Property experts said the area’s appeal lies in its sea views and proximity to well-known food places, the airport and the city. ‘It is an established residential area with ample amenities,’ said DTZ head of South-east Asia research Chua Chor Hoon.

    ‘There’s also a wide range of prices to suit different budgets, from the bigger, higher-priced condos in Tanjong Rhu to the small developments in Telok Kurau.’

    Said Ms Sun: ‘In general, the next best areas to live in outside of Districts 9, 10 and 11 are in District 15, largely because of the sea view and the many good schools there such as Tao Nan School, CHIJ (Katong) Primary, Victoria Junior College and Chung Cheng High School.’

    Ngee Ann Polytechnic real estate lecturer Nicholas Mak said: ‘District 15 has quite a big catchment of private homes so that may be why it has a high number of resale deals.

    ‘It has also been popular with the middle class and the upper middle class for a long time.’

    Popular projects in District 15 include Water Place, The Waterside, Neptune Court, Mandarin Gardens and Cote D’Azur, Ms Sun said.

    It came as no surprise that District 10, as a prime location, is popular with foreigners. Demand for homes in this area fell significantly in 2008 but has recovered somewhat since, she added.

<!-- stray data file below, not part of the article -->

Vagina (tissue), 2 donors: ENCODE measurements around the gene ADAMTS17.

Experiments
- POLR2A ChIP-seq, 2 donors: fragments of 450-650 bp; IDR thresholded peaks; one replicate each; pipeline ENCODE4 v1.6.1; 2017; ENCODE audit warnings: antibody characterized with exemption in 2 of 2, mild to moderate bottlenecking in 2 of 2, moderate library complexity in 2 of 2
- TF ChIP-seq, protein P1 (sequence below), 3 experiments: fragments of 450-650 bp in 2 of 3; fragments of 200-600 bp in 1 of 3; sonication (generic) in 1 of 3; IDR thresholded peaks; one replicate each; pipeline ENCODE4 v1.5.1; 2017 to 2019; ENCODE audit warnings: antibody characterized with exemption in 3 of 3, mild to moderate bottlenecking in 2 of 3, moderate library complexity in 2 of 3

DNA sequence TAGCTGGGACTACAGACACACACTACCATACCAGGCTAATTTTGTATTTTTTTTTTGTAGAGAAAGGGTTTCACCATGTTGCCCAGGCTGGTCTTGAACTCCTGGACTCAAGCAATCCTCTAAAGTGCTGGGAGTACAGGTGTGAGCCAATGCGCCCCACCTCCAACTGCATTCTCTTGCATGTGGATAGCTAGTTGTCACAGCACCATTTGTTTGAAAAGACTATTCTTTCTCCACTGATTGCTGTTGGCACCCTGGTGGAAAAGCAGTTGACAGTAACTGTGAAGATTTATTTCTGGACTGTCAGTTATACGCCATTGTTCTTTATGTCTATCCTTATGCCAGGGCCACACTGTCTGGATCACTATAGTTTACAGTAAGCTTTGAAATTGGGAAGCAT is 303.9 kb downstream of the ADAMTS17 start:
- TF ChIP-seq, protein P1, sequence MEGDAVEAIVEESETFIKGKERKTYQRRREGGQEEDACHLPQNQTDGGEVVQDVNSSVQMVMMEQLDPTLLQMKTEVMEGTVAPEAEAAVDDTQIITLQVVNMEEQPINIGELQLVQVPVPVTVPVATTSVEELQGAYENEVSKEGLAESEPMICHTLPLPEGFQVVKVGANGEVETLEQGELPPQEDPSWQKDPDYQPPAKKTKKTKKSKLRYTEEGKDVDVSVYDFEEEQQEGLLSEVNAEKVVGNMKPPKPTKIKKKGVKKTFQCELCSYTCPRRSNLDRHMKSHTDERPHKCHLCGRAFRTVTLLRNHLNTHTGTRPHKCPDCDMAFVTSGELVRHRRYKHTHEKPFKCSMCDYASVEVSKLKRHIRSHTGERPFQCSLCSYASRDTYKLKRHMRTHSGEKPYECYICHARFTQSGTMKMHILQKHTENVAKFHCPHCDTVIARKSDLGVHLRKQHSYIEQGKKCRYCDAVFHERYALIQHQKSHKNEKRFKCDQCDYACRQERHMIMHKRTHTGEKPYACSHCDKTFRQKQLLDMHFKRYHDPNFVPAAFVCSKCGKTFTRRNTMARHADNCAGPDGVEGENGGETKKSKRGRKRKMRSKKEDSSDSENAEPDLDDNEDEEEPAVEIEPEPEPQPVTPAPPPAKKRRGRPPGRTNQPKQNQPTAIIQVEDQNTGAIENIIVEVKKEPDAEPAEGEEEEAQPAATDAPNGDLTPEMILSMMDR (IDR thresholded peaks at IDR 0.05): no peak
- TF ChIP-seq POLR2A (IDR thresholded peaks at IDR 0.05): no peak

Still, District 10 resale non-landed homes showed just 2.3 per cent growth in prices since 2007, from $1,386 psf in 2007 to $1,417 psf in the first two months of this year.

    District 15 registered 14.8 per cent price growth, from $783 psf in 2007 to $899 psf on average in January and February this year.

    Source: Straits Times, 30 Mar 2010

    60 Goodwood Residence units sold in past 2 weekends

    However, at Sentosa Cove, buyers spoilt for choice from 3 projects on offer

    Malaysian tycoon Quek Leng Chan’s GuocoLand has sold 60 units at the freehold Goodwood Residence along prime Bukit Timah Road over the past two weekends at prices ranging from $2,355 psf to $2,555 psf for typical units.